Via the New York Times' op-ed page (a sure-fire way, if nothing else, to make sure it gets a link on this blog), an Army interrogator asks the military to clarify its position on torture, for the benefit of those being asked to conduct the interrogations.

From January 2004 to January 2005, I served in various places in Iraq (including Abu Ghraib) as an Army interrogator. Following orders that I believed were legal, I used military working dogs during interrogations. I terrified my interrogation subjects, but I never got intelligence (mostly because 90 percent of them were probably innocent, but that's another story). Perhaps, I have thought for a long time, I also deserve to be prosecuted. But if that is the case, culpability goes much farther up the chain of command than the Army and the Bush administration have so far been willing to admit.

Tuesday, February 28, 2006

Wonkette links to a story in the Washington Post about the wackiest damn experiment a group of Stanford political scientists has ever conducted:

We started with two relatively unknown faces (in fact, they were Rep. Mary Bono, R-Calif. and Rep. Ed Case, D-Hawaii) and made them more familiar by combining them with better-known faces so that the ratio of the unfamiliar to the familiar face was either 80:20 or 60:40. Previous research has demonstrated that the 40 percent level of morphing is sufficiently subtle to preclude study participants' recognizing the identity of the familiar face in the morph. Participants were told that the morph was a photo of a candidate for the Senate named 'Paul Vaughn' (or 'Paula Vaughn' if the morph was a female). They also were given a few details about Vaughn and asked questions designed to measure their impressions of the fictitious candidate.
The results? A little bit o' Hillary makes everyone like you more. No wonder Chelsea's so popular.

It should be noted that the addition of an 80-proof shot of HRC does seem to make members of the House more attractive. The 60:40 Mary Bono looks a bit like Courtney Cox, and the addition of a pair of glasses would make the 60:40 Ed Case a dead ringer for Stephen Colbert.

Which leads one inexorably to conclude that this whole time, she's the one who should have been sleeping around. (Rimshot!)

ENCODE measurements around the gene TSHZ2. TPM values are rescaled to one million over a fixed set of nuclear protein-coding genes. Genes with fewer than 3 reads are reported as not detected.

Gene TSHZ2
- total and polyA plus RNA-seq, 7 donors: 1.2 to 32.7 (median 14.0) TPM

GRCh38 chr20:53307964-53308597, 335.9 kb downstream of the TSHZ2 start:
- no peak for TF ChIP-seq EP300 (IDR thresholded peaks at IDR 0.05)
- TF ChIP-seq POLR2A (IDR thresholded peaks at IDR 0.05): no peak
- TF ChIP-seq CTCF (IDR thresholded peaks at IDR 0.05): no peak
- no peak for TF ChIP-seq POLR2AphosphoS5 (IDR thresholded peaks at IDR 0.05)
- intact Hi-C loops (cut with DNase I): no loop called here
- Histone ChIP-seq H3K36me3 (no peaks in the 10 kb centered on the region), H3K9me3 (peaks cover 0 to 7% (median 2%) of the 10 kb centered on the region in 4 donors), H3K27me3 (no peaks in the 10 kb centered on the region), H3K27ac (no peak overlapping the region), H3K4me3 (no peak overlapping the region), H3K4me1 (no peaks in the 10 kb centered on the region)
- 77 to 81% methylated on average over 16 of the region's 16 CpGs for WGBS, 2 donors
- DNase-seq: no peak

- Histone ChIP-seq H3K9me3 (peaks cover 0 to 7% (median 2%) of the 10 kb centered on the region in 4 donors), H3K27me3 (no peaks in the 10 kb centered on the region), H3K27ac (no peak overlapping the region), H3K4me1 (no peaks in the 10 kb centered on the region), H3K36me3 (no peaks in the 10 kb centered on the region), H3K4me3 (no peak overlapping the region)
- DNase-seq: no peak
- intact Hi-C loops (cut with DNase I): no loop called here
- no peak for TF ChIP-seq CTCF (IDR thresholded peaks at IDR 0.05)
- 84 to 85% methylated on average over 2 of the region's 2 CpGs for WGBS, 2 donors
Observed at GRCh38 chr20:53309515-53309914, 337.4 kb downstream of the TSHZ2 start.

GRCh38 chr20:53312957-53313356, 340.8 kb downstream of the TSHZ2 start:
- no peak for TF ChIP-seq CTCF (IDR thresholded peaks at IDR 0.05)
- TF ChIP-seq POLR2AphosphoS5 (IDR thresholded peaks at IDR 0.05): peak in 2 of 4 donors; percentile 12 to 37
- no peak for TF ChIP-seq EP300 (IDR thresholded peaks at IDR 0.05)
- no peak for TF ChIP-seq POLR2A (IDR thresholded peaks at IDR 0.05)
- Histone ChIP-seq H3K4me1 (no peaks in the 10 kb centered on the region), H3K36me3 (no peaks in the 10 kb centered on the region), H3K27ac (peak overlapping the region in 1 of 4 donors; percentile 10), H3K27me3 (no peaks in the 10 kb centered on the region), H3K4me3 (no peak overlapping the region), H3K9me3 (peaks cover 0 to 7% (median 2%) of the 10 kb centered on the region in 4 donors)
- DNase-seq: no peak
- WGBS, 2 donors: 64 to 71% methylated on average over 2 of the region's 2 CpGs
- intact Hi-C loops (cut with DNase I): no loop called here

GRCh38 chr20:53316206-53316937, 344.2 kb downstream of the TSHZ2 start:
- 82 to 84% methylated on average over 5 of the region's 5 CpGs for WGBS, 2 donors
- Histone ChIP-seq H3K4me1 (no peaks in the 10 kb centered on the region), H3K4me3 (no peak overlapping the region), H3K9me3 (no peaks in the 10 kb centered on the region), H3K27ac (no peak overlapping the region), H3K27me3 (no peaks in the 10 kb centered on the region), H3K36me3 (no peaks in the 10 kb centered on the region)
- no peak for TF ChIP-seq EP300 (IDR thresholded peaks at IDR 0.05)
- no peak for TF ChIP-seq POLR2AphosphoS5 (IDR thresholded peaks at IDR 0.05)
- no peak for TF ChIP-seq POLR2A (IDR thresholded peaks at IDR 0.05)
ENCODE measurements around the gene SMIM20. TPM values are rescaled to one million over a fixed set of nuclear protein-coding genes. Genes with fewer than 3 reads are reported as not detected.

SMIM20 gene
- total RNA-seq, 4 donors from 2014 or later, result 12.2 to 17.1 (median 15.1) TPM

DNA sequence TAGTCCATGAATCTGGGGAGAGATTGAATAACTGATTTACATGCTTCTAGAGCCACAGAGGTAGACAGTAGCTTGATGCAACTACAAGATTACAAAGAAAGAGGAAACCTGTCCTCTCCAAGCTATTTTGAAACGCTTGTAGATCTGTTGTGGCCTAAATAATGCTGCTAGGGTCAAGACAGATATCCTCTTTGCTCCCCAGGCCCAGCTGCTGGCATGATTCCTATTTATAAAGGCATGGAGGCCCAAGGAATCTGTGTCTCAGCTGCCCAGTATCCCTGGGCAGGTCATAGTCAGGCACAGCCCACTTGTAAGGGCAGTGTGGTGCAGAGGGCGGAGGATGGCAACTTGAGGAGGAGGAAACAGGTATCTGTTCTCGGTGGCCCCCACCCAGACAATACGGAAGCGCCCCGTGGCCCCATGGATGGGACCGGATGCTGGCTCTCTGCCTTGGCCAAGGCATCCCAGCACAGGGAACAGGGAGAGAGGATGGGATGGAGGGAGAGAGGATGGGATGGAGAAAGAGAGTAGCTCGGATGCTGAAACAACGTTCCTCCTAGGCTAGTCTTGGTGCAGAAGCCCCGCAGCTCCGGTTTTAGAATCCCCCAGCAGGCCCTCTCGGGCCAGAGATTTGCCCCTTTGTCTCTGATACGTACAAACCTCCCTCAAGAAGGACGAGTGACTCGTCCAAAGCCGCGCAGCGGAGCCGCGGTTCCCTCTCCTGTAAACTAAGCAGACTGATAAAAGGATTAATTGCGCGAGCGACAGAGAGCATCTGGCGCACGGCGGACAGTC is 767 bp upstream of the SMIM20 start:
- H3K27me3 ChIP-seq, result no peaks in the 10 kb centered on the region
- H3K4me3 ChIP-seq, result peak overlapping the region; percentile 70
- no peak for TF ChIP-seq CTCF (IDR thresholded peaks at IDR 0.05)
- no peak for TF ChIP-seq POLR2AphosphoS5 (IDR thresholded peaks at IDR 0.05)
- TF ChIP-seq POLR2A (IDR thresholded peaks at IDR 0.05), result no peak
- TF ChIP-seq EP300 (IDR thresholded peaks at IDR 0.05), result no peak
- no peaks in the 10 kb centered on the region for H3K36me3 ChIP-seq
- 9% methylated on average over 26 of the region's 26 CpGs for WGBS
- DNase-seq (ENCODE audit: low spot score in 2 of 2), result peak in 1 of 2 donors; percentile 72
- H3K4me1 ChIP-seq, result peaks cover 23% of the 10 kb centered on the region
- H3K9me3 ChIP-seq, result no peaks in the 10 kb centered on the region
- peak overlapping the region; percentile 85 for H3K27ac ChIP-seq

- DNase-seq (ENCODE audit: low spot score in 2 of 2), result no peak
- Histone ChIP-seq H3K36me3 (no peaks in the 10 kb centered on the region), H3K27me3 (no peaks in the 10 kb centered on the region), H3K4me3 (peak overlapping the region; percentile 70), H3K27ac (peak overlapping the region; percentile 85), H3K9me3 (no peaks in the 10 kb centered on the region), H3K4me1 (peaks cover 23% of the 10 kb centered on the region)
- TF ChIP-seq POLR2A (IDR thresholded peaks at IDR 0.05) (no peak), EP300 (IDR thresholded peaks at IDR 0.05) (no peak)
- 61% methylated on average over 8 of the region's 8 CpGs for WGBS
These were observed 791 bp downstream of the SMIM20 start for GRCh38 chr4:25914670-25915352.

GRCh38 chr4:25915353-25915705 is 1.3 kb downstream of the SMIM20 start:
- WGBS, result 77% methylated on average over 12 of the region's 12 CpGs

Scooter Libby has gone so far as to hire a Harvard professor to forget things for him. And that is funny.

As Katharine Seelye writes in an interesting (if not exactly groundbreaking) article in the New York Times, the value of televised White House press briefings has become... relatively slight.

Martha Joynt Kumar, a political science professor at Towson University who studies relations between the president and the press, said the institutional relationship was 'pretty tattered.' She said the tensions were hardly new, but that the press was becoming more defensive in part because of the constant scrutiny under the lights.
I certainly understand that neither side is particularly anxious to abandon televised press briefings altogether; as the article says, the briefings provide a great outlet for the White House, and they're a swell chance for the publicity-starved (ho!) White House press corps to get some screen time. But without a doubt, the briefings' value is wearing thin.

So here's a thought (and I'd imagine I'm hardly the first one to have it, but the beauty of The Blog That No One Reads is that I can post nearly anything I'd like and continue to tell myself that I came up with it first): keep the number of press briefings where it is currently (maybe four a week, when the President's in town), but sharply cut back the television coverage. Once a week - say, every Friday - there'll be a televised briefing, during which Scott McClellan can dissemble, David Gregory can rant, and Helen Thomas can... be Helen Thomas, to their hearts' content. And then for the rest of the week, the press corps can go back to actual reporting, and the White House can go back to speaking like actual human beings.